“Look for yourself,” I said, and, taking off the child’s coat, I showed him both her arms. Then I kissed her and sent her back to the nurse.
“That’s good enough, doctor, but, mind you, she mustn’t be vaccinated now.”
As he spoke the words my heart sank in me, for I understood what I had done and the risk that I was taking. But the die was cast, or so I thought, in my folly. It was too late to go back.
“Don’t be afraid,” I said, “no cow poison shall be mixed with her blood.”
“Now I believe you, doctor,” he answered, “for a man won’t play tricks with his only child just to help himself. I’ll take your answer to the council, and they will send you the formal letter of invitation to stand with the conditions attached. Before you answer it the money will be lodged, and you shall have my bond for it. And now I must be going, for I am wasting your time and those patients of yours will be getting tired. If you will come to supper to-night I’ll have some of the leaders to meet you and we can talk things over. Good-bye, we shall win the seat; so sure as my name is Stephen Strong we shall win on the A.V. ticket.”
He went, and I saw those of my patients who had sat out the wait. When they had gone, I considered the position, summing it up in my own mind. The prospect was exhilarating, and yet I was depressed, for I had bound myself to the chariot wheels of a false doctrine. Also, by implication, I had told Strong a lie. It was true that Jane had not been vaccinated, but of this I had neglected to give him the reason. It was that I had postponed vaccinating her for a while owing to a certain infantile delicacy, being better acquainted than most men with the risks consequent on that operation, slight though it is, in certain conditions of a child’s health, and knowing that there was no danger of her taking smallpox in a town which was free from it. I proposed, however, to perform the operation within the next few days; indeed, for this very purpose I had already written to London to secure some glycerinated calf lymph, which would now be wasted.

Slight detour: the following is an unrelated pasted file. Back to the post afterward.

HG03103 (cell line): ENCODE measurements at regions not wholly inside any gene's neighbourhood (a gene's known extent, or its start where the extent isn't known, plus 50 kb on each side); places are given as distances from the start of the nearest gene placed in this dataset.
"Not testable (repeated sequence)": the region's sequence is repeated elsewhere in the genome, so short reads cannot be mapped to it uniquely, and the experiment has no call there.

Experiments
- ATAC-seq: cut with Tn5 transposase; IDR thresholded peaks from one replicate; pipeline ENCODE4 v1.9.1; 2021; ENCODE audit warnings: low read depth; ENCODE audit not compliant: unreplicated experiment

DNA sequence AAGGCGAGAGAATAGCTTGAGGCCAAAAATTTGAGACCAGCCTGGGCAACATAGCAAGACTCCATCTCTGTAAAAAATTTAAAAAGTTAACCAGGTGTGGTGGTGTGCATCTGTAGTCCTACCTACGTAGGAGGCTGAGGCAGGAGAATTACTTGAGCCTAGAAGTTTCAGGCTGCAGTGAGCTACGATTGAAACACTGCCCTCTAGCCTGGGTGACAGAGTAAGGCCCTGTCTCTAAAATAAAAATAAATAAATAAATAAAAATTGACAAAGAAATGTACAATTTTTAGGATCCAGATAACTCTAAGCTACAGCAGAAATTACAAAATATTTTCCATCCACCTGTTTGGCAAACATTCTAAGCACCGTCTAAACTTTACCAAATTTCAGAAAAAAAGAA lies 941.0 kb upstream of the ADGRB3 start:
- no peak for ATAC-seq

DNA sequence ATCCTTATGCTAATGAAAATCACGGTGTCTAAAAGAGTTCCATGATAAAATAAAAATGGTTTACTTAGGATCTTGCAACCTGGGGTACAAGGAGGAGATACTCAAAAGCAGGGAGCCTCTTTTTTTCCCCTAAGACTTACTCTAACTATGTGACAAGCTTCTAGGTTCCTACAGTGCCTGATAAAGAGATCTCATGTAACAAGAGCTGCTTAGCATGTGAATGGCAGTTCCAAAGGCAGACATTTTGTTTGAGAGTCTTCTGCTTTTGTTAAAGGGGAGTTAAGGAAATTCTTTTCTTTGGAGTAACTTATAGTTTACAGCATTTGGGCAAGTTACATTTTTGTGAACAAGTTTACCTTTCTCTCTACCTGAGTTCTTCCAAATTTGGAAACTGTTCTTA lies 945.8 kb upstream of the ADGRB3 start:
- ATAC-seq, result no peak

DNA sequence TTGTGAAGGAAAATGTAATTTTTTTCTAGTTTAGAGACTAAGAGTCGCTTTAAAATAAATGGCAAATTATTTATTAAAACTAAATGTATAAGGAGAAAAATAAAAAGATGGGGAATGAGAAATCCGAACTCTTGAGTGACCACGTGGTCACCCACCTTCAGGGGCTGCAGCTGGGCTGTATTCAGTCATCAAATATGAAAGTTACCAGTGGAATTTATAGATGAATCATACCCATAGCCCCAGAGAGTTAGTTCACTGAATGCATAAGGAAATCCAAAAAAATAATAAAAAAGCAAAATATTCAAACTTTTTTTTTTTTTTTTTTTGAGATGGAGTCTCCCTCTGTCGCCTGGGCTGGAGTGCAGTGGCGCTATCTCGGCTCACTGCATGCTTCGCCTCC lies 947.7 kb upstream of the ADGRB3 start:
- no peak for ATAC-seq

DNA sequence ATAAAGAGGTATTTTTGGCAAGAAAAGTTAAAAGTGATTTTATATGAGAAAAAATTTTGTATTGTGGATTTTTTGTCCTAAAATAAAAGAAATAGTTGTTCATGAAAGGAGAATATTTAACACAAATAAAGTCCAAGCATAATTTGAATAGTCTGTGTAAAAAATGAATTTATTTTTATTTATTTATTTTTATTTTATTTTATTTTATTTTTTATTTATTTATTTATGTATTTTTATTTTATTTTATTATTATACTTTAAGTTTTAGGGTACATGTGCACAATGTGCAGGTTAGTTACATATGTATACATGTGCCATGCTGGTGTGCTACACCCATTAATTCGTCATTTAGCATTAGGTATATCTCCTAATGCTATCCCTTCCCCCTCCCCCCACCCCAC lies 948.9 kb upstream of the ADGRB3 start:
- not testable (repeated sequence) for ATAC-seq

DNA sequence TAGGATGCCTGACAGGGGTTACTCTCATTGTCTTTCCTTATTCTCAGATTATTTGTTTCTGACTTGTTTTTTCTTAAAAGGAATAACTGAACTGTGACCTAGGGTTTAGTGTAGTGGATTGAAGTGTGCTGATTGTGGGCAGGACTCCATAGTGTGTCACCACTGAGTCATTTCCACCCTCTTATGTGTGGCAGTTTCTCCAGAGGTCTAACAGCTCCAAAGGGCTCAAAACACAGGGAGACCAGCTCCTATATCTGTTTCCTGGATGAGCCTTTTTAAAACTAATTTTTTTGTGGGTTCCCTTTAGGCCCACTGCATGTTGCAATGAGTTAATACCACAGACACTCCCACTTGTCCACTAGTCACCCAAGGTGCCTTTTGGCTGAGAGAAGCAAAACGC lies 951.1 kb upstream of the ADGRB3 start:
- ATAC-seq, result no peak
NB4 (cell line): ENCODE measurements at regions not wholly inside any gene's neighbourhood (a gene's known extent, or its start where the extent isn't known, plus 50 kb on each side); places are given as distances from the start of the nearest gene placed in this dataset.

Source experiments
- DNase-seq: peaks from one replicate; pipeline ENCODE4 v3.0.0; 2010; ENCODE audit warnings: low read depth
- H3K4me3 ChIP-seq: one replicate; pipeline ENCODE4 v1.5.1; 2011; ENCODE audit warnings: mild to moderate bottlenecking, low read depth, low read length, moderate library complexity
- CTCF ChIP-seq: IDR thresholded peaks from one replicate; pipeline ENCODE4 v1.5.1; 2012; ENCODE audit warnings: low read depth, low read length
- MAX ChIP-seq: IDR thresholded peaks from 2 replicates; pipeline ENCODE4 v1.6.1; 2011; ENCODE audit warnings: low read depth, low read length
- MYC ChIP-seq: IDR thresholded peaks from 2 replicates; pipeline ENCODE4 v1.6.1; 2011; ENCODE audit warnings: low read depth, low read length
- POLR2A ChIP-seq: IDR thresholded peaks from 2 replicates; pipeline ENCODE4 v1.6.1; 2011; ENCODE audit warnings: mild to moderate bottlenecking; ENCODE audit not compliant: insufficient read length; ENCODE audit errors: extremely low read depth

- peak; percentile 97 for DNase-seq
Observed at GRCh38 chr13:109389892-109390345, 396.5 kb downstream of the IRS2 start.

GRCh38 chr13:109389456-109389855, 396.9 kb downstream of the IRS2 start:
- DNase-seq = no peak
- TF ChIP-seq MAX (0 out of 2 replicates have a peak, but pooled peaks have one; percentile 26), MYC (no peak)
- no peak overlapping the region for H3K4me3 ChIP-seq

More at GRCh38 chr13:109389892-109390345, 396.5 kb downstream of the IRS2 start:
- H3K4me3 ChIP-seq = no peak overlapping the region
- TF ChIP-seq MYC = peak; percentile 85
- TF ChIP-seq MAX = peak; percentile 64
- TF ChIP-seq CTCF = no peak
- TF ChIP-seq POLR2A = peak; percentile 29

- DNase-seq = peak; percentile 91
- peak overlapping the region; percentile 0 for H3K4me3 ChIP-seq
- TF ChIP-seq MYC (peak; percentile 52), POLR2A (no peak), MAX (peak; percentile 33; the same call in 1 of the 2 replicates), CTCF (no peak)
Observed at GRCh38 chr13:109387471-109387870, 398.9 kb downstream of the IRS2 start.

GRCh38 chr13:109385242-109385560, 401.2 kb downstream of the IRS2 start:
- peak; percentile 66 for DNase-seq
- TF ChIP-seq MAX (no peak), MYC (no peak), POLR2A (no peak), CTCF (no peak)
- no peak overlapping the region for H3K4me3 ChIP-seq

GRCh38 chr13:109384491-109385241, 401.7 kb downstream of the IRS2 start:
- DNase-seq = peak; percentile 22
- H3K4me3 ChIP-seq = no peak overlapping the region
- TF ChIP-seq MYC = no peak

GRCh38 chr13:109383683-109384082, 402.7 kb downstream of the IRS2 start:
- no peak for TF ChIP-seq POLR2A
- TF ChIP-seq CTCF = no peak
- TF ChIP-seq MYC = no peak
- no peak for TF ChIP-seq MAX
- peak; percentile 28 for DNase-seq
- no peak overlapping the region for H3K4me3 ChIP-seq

The local papers next morning appeared with an announcement that at the forthcoming bye-election Dunchester would be contested in the Radical interest by James Therne, Esq., M.D. They added that, in addition to other articles of the Radical faith, Dr. Therne professed the doctrine of anti-vaccination, of which he was so ardent an upholder that, although on several occasions he had been threatened with prosecution, he declined to allow his only child to be vaccinated.
In the same issues it was announced that the Conservative candidate would be Sir Thomas Colford.
So the die was cast. I had crossed the Rubicon.
BRAVO THE A.V.’S